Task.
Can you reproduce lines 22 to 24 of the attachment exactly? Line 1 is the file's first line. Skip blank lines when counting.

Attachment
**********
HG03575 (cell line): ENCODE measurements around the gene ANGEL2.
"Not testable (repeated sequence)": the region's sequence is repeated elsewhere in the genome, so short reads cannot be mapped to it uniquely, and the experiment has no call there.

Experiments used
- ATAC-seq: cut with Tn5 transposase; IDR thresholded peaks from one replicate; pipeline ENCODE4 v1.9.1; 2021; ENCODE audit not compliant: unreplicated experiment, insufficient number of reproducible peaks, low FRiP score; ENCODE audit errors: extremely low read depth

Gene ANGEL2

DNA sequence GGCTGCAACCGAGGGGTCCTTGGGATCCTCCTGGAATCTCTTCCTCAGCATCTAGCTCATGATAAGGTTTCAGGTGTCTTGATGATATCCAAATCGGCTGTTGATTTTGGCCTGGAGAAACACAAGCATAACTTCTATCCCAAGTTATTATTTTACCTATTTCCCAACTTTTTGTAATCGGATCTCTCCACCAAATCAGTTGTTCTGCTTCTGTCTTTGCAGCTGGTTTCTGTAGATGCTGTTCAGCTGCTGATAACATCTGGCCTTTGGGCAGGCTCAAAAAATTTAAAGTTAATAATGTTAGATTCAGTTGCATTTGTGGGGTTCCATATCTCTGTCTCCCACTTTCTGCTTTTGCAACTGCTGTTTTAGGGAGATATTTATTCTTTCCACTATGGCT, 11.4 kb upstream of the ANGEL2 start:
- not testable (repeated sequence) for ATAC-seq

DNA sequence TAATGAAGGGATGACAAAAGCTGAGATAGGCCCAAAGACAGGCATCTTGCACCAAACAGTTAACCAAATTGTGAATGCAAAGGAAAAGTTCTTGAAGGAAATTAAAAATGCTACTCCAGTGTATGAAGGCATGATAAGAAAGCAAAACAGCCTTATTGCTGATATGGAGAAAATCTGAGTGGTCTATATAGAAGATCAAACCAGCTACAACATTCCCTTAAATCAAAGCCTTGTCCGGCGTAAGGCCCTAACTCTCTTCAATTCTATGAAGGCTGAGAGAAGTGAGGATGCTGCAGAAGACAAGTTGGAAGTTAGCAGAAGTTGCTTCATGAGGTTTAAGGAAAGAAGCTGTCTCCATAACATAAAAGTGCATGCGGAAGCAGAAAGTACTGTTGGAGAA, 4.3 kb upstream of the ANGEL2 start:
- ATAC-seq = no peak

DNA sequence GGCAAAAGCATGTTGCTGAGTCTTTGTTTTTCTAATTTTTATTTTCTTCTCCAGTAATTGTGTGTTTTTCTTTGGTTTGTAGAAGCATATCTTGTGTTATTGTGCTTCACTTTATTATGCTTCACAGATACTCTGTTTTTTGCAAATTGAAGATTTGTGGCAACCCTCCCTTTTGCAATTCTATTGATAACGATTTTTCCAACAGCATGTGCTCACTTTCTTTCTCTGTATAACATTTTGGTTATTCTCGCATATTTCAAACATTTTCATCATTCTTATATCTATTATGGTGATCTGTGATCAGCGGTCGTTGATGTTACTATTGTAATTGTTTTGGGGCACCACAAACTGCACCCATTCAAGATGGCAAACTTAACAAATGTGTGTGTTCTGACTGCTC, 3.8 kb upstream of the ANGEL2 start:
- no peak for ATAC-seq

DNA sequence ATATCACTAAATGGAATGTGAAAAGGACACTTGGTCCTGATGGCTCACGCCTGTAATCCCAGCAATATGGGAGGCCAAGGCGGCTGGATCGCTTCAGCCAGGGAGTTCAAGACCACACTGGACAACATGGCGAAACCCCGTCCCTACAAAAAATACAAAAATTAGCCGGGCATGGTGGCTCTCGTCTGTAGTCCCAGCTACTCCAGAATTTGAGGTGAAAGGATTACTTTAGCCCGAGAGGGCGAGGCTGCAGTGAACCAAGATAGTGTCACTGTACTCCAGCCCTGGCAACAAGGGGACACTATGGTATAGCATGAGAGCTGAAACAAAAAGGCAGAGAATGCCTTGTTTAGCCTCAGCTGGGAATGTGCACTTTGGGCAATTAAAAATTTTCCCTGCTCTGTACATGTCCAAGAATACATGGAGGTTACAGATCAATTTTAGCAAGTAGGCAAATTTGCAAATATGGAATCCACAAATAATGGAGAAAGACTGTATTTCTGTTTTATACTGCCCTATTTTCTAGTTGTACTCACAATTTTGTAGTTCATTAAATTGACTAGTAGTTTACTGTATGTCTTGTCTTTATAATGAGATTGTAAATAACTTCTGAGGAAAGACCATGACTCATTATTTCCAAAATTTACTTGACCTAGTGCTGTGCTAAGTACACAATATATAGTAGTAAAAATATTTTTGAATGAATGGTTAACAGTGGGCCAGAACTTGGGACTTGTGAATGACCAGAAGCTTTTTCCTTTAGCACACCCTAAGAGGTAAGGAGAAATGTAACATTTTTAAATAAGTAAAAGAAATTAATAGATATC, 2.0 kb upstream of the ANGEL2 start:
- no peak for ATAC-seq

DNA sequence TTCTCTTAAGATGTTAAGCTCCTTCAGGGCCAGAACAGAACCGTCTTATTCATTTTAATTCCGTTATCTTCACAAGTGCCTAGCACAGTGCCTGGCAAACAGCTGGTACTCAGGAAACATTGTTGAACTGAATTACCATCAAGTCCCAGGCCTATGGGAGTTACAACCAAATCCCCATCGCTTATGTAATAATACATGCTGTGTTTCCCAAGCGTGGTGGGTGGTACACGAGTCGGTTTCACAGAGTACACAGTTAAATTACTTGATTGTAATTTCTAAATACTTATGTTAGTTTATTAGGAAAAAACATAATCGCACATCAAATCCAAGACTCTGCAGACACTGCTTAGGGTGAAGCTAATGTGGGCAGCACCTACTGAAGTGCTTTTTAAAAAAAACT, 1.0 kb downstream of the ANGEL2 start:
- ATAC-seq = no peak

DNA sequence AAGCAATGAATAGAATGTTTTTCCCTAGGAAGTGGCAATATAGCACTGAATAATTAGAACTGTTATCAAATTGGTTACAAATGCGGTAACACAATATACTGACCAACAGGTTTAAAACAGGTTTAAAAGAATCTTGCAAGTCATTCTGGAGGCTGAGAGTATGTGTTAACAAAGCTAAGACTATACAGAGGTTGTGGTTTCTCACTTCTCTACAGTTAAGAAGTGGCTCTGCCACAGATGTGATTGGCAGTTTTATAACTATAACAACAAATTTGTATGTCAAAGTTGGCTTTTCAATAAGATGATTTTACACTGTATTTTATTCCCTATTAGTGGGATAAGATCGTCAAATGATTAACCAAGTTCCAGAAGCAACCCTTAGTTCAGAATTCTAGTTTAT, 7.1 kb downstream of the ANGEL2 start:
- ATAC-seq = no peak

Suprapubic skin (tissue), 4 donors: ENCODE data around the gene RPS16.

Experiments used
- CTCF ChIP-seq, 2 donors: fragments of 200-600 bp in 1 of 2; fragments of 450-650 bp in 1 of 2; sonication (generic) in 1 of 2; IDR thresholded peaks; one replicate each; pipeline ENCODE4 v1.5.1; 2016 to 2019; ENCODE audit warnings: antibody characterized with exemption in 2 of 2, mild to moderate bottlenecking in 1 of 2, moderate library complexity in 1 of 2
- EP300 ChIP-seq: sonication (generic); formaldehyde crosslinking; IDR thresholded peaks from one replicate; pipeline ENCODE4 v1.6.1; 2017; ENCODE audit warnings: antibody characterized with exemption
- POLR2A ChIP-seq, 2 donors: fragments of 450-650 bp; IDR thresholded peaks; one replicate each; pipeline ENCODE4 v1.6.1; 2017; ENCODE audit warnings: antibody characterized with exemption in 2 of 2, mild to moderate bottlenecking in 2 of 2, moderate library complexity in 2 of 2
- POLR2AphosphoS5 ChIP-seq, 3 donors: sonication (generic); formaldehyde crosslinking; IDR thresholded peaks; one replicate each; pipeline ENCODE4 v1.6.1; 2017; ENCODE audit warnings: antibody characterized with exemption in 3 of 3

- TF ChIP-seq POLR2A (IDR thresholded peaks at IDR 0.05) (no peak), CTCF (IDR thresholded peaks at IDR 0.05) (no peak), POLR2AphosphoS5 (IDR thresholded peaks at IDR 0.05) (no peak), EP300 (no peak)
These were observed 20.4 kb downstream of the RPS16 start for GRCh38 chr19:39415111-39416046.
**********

- POLR2A ChIP-seq, 2 donors: fragments of 450-650 bp; IDR thresholded peaks; one replicate each; pipeline ENCODE4 v1.6.1; 2017; ENCODE audit warnings: antibody characterized with exemption in 2 of 2, mild to moderate bottlenecking in 2 of 2, moderate library complexity in 2 of 2
- POLR2AphosphoS5 ChIP-seq, 3 donors: sonication (generic); formaldehyde crosslinking; IDR thresholded peaks; one replicate each; pipeline ENCODE4 v1.6.1; 2017; ENCODE audit warnings: antibody characterized with exemption in 3 of 3

- TF ChIP-seq POLR2A (IDR thresholded peaks at IDR 0.05) (no peak), CTCF (IDR thresholded peaks at IDR 0.05) (no peak), POLR2AphosphoS5 (IDR thresholded peaks at IDR 0.05) (no peak), EP300 (no peak)